“Maybe it’s a sick dog or some other animal,” I ventured.
“I don’t think so,” said Carrie.
My next thought was that it was a sound effect from the film crew. I looked over toward where one of them was standing in the parking lot. He seemed oblivious to the noise. Perhaps someone was playing a trick on us, but we were too far away from the staged area for that to make any sense. The unearthly wailing continued.
“Okay. Whatever it is, I’m leaving,” I said. I struck out into the darkness thinking that whatever lay in front of me was better than staying next to that moaning tombstone. I walked all the way back to where Mom was doing the ritual before I realized that Carrie wasn’t with me. To be fair, it was pitch black and I had sped away, so it was hard to tell.
I made my way back through the cemetery, trying not to trip over any gravestones as I went until I found Carrie again. The tombstone was still moaning.
“You left me with it!” Carrie hissed.
“I’m sorry. I thought that you were following me.”
“No…I’m too scared to move.”
“Well, come on. You can’t hear it once you step a few feet away. Let’s leave whatever it is alone.” I grabbed Carrie’s arm. “Sorry to have disturbed you,” I said to the invisible, but clearly audible spirit. “We’re leaving now. Have a Happy Halloween!” Then I dragged Carrie away as fast as we could go.
On the way home, Mom told us that she hadn’t been able to contact any spirits because of all the noise that the terrified teenagers kept making. The television crew had purposely spooked them to create an artificial atmosphere that wasn’t conducive to speaking with the spirits.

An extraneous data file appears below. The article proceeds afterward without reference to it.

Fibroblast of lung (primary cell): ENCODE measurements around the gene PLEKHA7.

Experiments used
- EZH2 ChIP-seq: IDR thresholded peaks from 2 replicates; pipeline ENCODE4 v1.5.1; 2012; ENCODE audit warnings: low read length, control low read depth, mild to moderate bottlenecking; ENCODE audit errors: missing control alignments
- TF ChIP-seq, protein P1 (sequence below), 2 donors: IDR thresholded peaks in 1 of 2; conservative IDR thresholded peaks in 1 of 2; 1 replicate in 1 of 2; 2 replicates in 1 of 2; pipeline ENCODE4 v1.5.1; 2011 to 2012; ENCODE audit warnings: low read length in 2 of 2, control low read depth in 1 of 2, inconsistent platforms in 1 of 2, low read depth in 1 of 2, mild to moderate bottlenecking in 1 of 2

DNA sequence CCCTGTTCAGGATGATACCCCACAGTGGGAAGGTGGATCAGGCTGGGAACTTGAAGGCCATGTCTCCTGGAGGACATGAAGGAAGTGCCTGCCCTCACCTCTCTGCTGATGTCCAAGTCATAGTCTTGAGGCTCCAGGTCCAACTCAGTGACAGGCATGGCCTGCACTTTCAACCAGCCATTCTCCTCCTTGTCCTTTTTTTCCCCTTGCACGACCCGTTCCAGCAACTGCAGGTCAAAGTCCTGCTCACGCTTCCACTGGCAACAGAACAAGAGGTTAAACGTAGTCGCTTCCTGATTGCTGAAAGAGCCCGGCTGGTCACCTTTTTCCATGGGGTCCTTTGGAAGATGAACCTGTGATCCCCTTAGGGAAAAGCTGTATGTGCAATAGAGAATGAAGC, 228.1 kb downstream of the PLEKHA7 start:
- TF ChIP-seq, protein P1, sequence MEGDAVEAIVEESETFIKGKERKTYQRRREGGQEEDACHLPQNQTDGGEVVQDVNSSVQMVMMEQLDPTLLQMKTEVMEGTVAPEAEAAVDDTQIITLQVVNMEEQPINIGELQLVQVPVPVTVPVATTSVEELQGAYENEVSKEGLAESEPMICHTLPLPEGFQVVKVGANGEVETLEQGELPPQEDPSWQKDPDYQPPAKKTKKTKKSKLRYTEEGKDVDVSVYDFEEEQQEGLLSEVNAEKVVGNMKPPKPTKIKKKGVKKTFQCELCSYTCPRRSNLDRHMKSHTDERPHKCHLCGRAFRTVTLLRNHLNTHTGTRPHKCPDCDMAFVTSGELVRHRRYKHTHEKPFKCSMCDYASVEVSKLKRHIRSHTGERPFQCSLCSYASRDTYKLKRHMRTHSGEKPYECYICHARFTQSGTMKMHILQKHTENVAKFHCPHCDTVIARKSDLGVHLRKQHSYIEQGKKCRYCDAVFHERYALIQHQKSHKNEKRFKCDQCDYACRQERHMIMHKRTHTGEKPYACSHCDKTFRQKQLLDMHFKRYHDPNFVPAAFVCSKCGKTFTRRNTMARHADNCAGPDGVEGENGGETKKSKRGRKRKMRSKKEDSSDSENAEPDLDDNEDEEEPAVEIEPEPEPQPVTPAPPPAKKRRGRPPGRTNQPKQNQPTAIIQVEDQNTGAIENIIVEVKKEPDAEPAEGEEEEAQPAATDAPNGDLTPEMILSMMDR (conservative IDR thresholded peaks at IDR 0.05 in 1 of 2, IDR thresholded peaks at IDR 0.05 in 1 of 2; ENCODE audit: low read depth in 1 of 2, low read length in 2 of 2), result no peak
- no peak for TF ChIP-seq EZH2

I nodded. “You can say that again. I think they annoyed any ones that were hanging out tonight. Carrie and I heard one ghost groaning. Perhaps, she or he did not like a bunch of noisy people tromping around the cemetery at night.”
“Yes. I wouldn’t have even done the show if I had known that they were going to make a spectacle of it.” Our eyes met in the car’s rearview mirror. “Remember, Tara. Always respect the dead for they are people too.”
Please Note: I have visited Sleepy Hollow Cemetery many times since this story took place. Here are some pictures from a recent trip that I thought that you would enjoy.
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2 thoughts on “A Haunting Halloween”
Is the Legend of Sleepy Hollow really in New York? If so, where is the Headless Horseman’s bridge located? Is it still there? Thank U.😃 God Bless.😃 Jesus Christ Loves U.😃 Because I would Love to visit there!😃
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Hi, Valerie. Thank you! God Bless you, too! Yes, the story, “The Legend of Sleep Hollow” is set in Sleepy Hollow in New York State. The infamous Headless Horseman Bridge from the story is no longer physically standing, but there is a sign commemorating where it once stood. The picture of the sign and the place where the bridge once stood is also in the article.